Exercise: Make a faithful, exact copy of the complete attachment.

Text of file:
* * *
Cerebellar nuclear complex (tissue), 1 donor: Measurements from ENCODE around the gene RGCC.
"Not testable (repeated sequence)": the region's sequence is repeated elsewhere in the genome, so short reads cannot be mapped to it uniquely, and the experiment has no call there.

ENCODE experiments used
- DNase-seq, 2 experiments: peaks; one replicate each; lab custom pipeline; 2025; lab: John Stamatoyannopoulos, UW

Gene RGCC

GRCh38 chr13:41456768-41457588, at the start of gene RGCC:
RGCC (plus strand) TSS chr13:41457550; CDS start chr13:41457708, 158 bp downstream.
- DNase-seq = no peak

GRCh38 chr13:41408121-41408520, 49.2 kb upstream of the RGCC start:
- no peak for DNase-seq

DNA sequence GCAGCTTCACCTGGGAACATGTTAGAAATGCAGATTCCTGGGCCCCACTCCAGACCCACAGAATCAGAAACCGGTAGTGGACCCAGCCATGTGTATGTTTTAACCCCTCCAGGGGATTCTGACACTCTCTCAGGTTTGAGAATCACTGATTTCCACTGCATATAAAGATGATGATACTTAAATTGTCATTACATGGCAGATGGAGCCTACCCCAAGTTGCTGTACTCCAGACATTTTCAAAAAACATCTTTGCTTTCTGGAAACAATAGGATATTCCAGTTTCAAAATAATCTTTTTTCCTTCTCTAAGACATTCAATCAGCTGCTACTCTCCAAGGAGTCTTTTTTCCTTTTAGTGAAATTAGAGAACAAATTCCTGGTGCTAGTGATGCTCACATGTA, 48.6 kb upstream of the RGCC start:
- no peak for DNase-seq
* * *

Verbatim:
Cerebellar nuclear complex (tissue), 1 donor: Measurements from ENCODE around the gene RGCC.
"Not testable (repeated sequence)": the region's sequence is repeated elsewhere in the genome, so short reads cannot be mapped to it uniquely, and the experiment has no call there.

ENCODE experiments used
- DNase-seq, 2 experiments: peaks; one replicate each; lab custom pipeline; 2025; lab: John Stamatoyannopoulos, UW

Gene RGCC

GRCh38 chr13:41456768-41457588, at the start of gene RGCC:
RGCC (plus strand) TSS chr13:41457550; CDS start chr13:41457708, 158 bp downstream.
- DNase-seq = no peak

GRCh38 chr13:41408121-41408520, 49.2 kb upstream of the RGCC start:
- no peak for DNase-seq

DNA sequence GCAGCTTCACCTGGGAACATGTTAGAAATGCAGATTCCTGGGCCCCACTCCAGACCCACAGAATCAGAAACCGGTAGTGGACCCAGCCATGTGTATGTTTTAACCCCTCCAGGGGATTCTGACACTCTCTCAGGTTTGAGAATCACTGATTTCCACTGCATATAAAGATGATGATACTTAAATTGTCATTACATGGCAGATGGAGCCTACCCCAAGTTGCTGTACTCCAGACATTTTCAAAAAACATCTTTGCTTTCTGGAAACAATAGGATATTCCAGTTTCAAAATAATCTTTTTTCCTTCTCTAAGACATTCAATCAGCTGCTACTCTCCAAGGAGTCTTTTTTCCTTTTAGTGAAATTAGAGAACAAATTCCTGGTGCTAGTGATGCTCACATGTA, 48.6 kb upstream of the RGCC start:
- no peak for DNase-seq